I'd look up your local laws and see if it's legal. If illegal then you can be the good guy that saves him a ticket.

Are pedestrians limited by one way rules as well? I have never encountered such a thing, but I don't have a ton of worldwide sidewalk experience.

Your claim insinuates that it is legal to bike ONE WAY on certain sidewalks as well. Which I doubt is a thing.

parkbrav 03-19-19 11:25 AM

When I started road running in junior high, I was running with traffic. The rest of the team was running against traffic. I got told that running with traffic was wrong because it would potentially confuse drivers when I might pass the other runners who were running against traffic. Because then they would see runners approaching them on both sides of the road and be confused as to how to respond.

And thus, my quandry, it would probably confuse oncoming drivers to see cyclists approaching them in both lanes. Right?

RoadKill 03-19-19 12:00 PM


Originally Posted by JoeyBike (Post 20845195)
Are pedestrians limited by one way rules as well? I have never encountered such a thing, but I don't have a ton of worldwide sidewalk experience.

Your claim insinuates that it is legal to bike ONE WAY on certain sidewalks as well. Which I doubt is a thing.

Instead of being a dick and claiming that I totally made up a fake law you could have quickly done a google search with my city which shows up under my user name.
https://library.municode.com/az/temp...Id=CH7BILIMOVE
Article 5, Sec 7-52, subsection C:
No person shall ride or operate a bicycle, electric bicycle or light motorized vehicle in any direction except that permitted by vehicular traffic on the same side of the roadway where the sidewalk or bicycle lane exists; provided, that bicycles, electric bicycles or light motorized vehicles may proceed either way where signs or pavement markings on the sidewalk, bikeway or bicycle lane appear designating two-way traffic.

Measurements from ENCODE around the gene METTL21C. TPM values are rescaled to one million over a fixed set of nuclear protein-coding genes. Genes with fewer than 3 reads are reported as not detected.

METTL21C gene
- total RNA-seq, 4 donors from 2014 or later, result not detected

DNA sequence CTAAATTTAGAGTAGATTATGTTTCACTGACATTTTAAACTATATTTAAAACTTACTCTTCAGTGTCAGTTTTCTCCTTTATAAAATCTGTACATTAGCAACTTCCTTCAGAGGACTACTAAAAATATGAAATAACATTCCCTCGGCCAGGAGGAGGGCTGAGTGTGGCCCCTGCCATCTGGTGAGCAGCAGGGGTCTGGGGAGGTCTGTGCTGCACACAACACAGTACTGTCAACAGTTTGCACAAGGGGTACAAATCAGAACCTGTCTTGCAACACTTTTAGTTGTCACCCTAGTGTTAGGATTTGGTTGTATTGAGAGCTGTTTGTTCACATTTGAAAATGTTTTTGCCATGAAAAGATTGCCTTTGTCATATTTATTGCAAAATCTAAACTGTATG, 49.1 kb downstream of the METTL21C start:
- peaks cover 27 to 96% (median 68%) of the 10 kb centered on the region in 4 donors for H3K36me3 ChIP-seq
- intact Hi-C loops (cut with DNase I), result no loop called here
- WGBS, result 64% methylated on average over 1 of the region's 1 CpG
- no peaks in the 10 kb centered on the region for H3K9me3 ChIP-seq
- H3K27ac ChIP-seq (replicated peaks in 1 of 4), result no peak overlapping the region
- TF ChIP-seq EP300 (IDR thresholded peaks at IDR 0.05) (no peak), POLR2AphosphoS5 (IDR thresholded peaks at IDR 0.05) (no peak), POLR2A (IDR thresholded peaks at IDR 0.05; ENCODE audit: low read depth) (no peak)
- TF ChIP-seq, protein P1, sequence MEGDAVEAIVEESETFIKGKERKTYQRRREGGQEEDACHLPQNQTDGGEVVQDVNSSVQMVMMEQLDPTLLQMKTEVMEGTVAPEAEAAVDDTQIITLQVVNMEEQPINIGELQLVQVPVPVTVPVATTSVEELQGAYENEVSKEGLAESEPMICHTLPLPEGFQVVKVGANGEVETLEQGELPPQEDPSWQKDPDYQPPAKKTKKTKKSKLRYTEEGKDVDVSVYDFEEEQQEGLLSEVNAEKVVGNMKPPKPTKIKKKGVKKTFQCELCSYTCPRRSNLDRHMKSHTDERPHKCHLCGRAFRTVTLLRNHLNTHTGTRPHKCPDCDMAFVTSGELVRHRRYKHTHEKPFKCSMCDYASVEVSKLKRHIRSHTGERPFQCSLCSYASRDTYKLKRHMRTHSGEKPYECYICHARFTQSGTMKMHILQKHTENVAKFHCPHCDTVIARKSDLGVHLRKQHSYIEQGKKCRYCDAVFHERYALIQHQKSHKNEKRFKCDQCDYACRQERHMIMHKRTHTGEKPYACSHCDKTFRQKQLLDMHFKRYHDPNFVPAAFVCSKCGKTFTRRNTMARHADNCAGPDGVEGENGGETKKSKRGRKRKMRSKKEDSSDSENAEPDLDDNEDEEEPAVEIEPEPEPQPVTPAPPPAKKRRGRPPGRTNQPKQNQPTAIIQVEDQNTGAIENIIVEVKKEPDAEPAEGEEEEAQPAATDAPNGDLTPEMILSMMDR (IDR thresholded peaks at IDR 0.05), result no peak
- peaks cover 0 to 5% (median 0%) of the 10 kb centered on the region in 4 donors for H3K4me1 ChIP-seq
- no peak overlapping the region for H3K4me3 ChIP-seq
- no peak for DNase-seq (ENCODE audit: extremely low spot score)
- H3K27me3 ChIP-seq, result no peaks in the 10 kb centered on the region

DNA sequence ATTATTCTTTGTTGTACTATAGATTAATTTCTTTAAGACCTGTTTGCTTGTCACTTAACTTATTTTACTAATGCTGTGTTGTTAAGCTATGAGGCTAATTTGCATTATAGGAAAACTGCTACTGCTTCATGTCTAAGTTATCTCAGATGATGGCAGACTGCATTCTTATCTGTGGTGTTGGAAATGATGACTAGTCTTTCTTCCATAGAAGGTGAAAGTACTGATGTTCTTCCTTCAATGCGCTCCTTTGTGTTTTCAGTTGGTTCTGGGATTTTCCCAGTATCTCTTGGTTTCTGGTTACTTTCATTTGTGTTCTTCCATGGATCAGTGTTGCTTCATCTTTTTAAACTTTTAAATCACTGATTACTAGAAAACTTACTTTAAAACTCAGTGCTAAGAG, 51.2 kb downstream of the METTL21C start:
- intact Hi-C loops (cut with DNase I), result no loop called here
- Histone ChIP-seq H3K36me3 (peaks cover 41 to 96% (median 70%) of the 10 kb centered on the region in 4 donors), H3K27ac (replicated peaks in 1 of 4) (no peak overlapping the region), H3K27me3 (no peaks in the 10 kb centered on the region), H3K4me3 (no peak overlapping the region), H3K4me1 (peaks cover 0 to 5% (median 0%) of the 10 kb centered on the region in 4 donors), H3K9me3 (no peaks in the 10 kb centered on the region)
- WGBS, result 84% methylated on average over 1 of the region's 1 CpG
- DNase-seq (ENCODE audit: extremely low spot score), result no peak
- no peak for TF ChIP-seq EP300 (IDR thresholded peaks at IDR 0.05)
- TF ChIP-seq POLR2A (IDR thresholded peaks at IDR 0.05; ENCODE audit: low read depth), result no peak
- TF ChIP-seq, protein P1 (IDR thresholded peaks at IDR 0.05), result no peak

parkbrav 03-19-19 12:07 PM


Originally Posted by RoadKill (Post 20845279)
Instead of being a dick and claiming that I totally made up a fake law you could have quickly done a google search with my city which shows up under my user name.
https://library.municode.com/az/temp...Id=CH7BILIMOVE
Article 5, Sec 7-52, subsection C:
No person shall ride or operate a bicycle, electric bicycle or light motorized vehicle in any direction except that permitted by vehicular traffic on the same side of the roadway where the sidewalk or bicycle lane exists; provided, that bicycles, electric bicycles or light motorized vehicles may proceed either way where signs or pavement markings on the sidewalk, bikeway or bicycle lane appear designating two-way traffic.

Ahhh, found what I was looking for. There's a municipal ordinance against all vehicles on the sidewalks in town. Eureka, we have an answer.

Hey, let's avoid the name calling

wipekitty 03-19-19 12:15 PM

IMO, the sidewalk is for people moving slowly - like pedestrians. Small children and the guys chugging along on BSOs/cruisers/BMX on the sidewalk don't bother me, as they are moving slowly. Taking a shortcut on the sidewalk moving slowly - also cool.

If the rider in question is chugging along slowly on the sidewalk, that's probably fine. If they're going faster, it begins to create a danger - both to the rider and to drivers. If I encountered a rider moving along pretty well, I might have a conversation about riding in the road - and offer to show them the way, selling it not as a criticism, but as a positive strategy to save time and get places faster.


Originally Posted by parkbrav (Post 20845207)

And thus, my quandry, it would probably confuse oncoming drivers to see cyclists approaching them in both lanes. Right?

That's a tough one. I think drivers who do not ride (or walk) are generally confused. Some non-cyclists have tried to tell me I'm supposed to be on the wrong side of the road, as they were taught that bike = pedestrian, not bike = vehicle. In the states I've lived in, pedestrians are supposed to go against traffic, and cyclists are supposed to ride with traffic.

So the question is whether the salmoning sidewalk cyclist is more like a pedestrian or a cyclist. I think they might actually be doing the right thing so long as they're moving slowly, but otherwise, belong in the road (as a cyclist, not a pedestrian.)


All times are GMT -6. The time now is 03:51 PM.


Copyright 2018 MH Sub I, LLC dba Internet Brands. All rights reserved. Use of this site indicates your consent to the Terms of Use.